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From a geopolitical angle, the important question is what role these elections will play in international politics. The most important, perhaps, is the US election to be held in November this year. The future course to be adopted by the US in international politics depends much upon this election.

Most citizens of the US also feel that the future of democracy in the US also depends on this election. That has been indicated by the Associated Press-NORC Centre for Public Affairs survey. Around 62 per cent of the voters feel that the result of the next election may pitch US democracy into danger. World democracy also depends on the results of the US election. Stanford University professor Larry Diamond feels that Trump’s return will not only shake the basic foundations of America’s democracy, but also encourage the autocratic rules that have taken root in various countries.

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The elections that have taken place over the past four months in Bangladesh, Russia, Pakistan, Iran, Cambodia, Belarus or Azerbaijan, hardly evoke hope for the future of democracy. In some of these countries the elections were one-sided, in some countries there were controlled, and in some effective opposition parties were kept out of the fray and the opposition was under constant repression and suppression. And in some cases, it was all of the above.

In India, only two of the election’s seven phases have been held. But the strategy adopted by the ruling party to spread religious hatred in the first phase of the election indicates a steady deterioration of India’s election process and democracy.

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Due to problems pertaining to economic instability and immigration issues, right wing and populist trends are gaining ground over the entire Europe. These signs do not bode well for democracy. The right has fared will so far in Finland and in Portugal. Similar signs were visible in the Netherlands’ election last November. Many observers also believe the right wingers will do well in the elections to be held this year in Austria, Belgium and Croatia. Similar apprehensions hang above the important European Parliament elections to be held in June.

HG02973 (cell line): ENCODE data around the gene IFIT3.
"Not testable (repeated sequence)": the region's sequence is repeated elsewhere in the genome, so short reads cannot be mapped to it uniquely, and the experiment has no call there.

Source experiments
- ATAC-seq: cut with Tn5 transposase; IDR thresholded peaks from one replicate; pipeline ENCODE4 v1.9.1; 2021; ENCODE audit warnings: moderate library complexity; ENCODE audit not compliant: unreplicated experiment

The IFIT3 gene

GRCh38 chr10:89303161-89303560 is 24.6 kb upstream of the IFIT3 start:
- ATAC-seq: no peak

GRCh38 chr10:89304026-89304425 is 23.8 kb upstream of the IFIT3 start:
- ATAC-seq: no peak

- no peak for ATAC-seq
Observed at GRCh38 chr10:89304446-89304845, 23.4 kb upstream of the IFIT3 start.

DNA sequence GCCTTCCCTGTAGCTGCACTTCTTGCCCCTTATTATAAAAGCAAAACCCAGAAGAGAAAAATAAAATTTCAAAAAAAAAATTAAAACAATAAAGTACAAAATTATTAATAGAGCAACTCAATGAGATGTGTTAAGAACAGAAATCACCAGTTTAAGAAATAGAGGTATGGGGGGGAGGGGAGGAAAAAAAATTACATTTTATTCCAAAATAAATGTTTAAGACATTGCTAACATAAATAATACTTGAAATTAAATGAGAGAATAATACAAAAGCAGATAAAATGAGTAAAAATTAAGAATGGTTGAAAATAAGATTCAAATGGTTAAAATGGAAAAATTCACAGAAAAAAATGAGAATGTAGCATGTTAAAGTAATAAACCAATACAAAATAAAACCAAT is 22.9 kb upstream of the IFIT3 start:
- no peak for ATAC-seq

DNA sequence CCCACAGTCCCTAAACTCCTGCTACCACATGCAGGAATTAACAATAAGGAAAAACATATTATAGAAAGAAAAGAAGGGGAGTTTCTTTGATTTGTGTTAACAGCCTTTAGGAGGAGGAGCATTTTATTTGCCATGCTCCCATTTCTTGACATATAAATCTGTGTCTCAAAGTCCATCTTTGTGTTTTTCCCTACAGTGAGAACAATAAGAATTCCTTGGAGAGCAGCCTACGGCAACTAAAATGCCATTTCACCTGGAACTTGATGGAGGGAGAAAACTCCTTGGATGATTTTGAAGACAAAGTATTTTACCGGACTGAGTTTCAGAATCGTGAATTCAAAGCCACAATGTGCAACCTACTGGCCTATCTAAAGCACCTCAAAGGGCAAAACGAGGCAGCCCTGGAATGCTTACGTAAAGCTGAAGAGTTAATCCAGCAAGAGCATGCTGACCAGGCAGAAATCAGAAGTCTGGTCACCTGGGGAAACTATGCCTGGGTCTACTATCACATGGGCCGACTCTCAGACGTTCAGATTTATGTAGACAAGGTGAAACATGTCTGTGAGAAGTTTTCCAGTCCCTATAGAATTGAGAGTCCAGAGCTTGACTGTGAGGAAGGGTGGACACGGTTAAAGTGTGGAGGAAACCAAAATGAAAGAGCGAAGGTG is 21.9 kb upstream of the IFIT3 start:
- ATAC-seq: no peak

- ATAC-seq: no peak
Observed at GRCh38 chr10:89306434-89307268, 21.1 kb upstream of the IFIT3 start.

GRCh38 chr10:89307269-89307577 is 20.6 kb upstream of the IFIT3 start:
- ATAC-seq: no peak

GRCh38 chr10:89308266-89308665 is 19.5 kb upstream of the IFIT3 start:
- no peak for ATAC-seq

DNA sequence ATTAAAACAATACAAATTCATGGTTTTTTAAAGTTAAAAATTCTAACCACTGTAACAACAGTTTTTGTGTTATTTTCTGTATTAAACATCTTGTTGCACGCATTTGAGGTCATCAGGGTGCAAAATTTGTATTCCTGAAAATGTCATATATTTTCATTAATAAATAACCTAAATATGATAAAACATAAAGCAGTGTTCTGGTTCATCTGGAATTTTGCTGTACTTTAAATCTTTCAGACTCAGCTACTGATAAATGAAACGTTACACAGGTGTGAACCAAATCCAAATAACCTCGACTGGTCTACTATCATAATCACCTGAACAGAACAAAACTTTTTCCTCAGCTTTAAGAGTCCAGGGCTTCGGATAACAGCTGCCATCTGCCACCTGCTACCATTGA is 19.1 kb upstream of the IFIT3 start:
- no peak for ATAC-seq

With elections being held in 70 countries this year, this should have been a matter of rejoicing for upholders of democracy. But what has the experience been of the elections held over the past four months? Many elections have set quite a bad example for democracy. And can one drum up much hope for the elections to be held in the coming days?

As I mentioned before, the results of the elections are known in advance in countries (not free or partially free) where there are autocrats or semi-autocrats in power. This has been proven by the elections held over the past four months. It is difficult to believe that the opposite will occur in the elections to take place in the offing. There is risk of rigging and irregularities even in the countries where the elections are expected to be competitive.

Now if there is a rise of the right in the EU Parliament and in European countries where free and fair elections can be expected, and if the US election in November seals Trump’s victory, then the downfall of democracy in 2024 will be complete.

The year 2024 is certainly at tough test for world democracy. The anxiety and alarm all over the world concerning the disintegration of democracy can play a role in changing the prevailing situation of despair and despondency. Also, the preconceived election results sometimes can change. There are times when irregularities, rigging and one-sided election plays are ineffective. Democracy is going through hard times, no doubt, but if we take history into account, there are ample reasons to keep up hope. After all, democracy steadily takes the world ahead in the direction of greater democracy

* AKM Zakaria is deputy editor of Prothom Alo and can be reached at [email protected]

* This column appeared in the print and online edition of Prothom Alo and has been rewritten for the English edition by Ayesha Kabir